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Debunking the Myths about Senior Falls

A senior woman falls down while getting ready in the bathroom

More than 25% of seniors experience a fall each year in America. Emergency departments see 3 million seniors for fall-related injuries. While falls are so common they’ve become the leading cause of both fatal and nonfatal injuries in adults over age 65, that doesn’t mean they are an inevitable fact of aging. In truth, the belief that falls are simply a natural part of getting older actually puts seniors at a greater risk for falls.

Balance and agility naturally wane in an older adult’s later years. If nothing is done, this decline puts seniors at a greater risk of experiencing an injury-inducing fall, but it doesn’t follow that there’s nothing you can do to prevent a fall from happening. Some basic steps toward fall prevention can make a senior much safer.

5 Myths About Senior Falls

We’ve outlined some of the most common myths about falls and the truths seniors should know, along with simple tips for fall prevention.

Myth #1: I’m still active, so I don’t need to worry about falls. Staying active helps improve your balance and strength, and it does make you less likely to fall. But it doesn’t entirely eliminate your risk. It’s still important to take preventive measures against falls. Install safety grab bars around tubs and showers in the bathroom. Hold handrails when going up or down stairs. Avoid activities that require step stools or ladders. These small adjustments, in addition to maintaining your active lifestyle, can greatly reduce your risk for a fall-related injury.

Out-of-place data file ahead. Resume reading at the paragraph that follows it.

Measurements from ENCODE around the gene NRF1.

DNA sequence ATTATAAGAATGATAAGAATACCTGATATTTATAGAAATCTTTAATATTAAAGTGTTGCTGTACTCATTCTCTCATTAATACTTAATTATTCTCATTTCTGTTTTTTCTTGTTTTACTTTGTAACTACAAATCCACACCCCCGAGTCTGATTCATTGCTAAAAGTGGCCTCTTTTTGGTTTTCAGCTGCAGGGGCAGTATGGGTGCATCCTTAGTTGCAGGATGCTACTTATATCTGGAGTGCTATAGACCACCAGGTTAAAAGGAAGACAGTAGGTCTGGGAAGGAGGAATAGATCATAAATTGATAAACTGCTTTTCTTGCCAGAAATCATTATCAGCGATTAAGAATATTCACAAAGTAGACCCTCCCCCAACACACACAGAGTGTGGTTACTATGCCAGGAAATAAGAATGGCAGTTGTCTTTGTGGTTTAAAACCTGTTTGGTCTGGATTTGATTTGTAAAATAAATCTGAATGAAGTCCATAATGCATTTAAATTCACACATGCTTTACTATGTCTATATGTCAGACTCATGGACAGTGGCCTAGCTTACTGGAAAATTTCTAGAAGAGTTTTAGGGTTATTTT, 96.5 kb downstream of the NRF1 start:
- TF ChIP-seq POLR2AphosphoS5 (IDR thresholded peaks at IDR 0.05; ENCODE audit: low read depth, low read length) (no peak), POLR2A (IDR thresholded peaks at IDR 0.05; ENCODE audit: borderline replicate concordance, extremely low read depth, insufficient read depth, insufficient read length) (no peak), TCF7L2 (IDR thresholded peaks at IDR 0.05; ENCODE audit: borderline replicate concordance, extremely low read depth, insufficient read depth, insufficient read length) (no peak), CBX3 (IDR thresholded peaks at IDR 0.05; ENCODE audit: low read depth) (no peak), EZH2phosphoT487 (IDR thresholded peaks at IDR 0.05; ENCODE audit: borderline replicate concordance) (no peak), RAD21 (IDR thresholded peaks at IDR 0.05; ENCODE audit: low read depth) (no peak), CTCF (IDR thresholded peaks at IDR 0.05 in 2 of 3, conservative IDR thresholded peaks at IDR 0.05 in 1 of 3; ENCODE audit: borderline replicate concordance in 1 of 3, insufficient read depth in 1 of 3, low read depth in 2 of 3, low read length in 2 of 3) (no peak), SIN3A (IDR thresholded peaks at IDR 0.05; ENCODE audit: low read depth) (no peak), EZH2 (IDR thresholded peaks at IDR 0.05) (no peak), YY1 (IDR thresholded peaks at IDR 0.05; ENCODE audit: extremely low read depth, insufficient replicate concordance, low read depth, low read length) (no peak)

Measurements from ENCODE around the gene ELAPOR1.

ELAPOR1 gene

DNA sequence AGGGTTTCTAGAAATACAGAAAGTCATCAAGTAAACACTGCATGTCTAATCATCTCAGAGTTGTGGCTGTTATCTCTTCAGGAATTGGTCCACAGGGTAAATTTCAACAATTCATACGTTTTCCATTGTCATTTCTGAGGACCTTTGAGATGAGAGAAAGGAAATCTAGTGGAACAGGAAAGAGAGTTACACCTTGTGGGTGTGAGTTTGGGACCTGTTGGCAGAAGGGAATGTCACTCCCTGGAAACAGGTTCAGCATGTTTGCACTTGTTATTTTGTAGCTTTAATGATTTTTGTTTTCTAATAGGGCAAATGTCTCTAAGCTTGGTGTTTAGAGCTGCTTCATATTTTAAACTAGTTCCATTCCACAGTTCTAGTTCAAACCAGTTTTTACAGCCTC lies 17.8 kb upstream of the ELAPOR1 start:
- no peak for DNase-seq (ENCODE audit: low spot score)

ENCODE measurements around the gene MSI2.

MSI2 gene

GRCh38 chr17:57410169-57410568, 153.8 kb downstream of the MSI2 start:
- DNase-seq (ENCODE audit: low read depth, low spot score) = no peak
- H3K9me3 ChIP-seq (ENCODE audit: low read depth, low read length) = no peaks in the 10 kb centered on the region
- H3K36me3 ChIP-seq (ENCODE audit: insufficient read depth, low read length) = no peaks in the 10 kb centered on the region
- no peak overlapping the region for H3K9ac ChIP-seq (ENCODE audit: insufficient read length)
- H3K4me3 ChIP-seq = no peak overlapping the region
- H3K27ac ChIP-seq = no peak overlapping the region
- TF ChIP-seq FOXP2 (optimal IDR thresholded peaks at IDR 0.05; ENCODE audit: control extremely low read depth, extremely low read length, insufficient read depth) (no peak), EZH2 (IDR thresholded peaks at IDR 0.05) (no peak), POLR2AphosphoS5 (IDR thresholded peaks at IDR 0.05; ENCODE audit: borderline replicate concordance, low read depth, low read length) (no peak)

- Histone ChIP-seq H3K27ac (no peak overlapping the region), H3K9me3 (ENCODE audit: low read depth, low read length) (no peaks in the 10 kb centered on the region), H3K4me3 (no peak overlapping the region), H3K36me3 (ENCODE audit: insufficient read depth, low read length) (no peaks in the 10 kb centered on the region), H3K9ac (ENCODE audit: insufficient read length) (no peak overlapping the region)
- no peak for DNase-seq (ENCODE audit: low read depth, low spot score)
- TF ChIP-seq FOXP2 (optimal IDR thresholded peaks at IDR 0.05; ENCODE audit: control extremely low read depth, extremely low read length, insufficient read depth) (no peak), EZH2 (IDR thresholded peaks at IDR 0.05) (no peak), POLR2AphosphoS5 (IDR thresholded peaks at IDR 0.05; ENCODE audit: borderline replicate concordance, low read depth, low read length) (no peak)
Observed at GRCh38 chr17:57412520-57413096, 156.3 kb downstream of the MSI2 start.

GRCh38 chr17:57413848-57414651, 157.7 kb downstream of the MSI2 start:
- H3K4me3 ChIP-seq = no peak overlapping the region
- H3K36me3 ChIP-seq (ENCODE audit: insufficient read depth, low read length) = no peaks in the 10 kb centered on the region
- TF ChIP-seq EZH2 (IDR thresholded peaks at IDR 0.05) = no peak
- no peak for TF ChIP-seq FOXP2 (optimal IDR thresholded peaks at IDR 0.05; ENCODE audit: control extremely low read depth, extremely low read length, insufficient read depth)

Myth #2: If I don’t move around much, I can avoid risk. Some older adults and their families believe leading a sedentary lifestyle will keep a senior safer. In actuality, muscles weaken as a result of an inactive lifestyle, which decreases strength and balance, putting seniors at greater risk for falls. Over time, even simple actions, like getting up from a chair or getting in and out of the shower, become more treacherous.

Myth #3: A doctor wouldn’t prescribe me medicine that could contribute to a fall. Many commonly prescribed medications for conditions such as diabetes and hypertension may cause dizziness, which can cause you to fall. With any new prescriptions, talk with your doctor about the potential side effects. And if you experience dizziness or weakness, contact your doctor’s office.

Myth #4: If I don’t venture out of home, I have a lower risk of falling. A lot of falls happen at home. In fact, 80% of falls happen in the restroom.That’s why seniors — especially those who live alone — should begin their fall prevention efforts at home. Clear clutter from walking paths, and either get rid of rugs or secure them to the ground. Make sure you have good lighting around the whole residence, and include lamps and nightlights for late-night bathroom trips. Install safety bars and railings around tubs, showers and stairways. Keep necessary items within easy reach, and ask for help when getting items down from high shelves or attics or up from basements.

Myth #5: Minor slips or falls aren’t that serious. Seniors who experience a minor slip or fall are more likely to experience another in the future. It’s important to tell your doctor and loved ones about any falls or regular losses of balance. Your support network can help you take preventive measures to avoid future accidents. They may also help you evaluate whether you could benefit from lifestyle changes, such as moving to a senior living community.

 

Senior living communities incorporate fall-prevention safety measures into the design of the campus. And on top of those necessary accommodations, residents benefit even further from an active social scene, engaging activities and holistic wellness opportunities available at their senior living community.

Helping Seniors Stay Active and Safe at Senior Living Communities

At LCS, we ensure every resident has access to the amenities they need to lead an active, healthy, happy lifestyle, including wellness programs and nutritious dining options. Ready to learn more? Find a community in your area.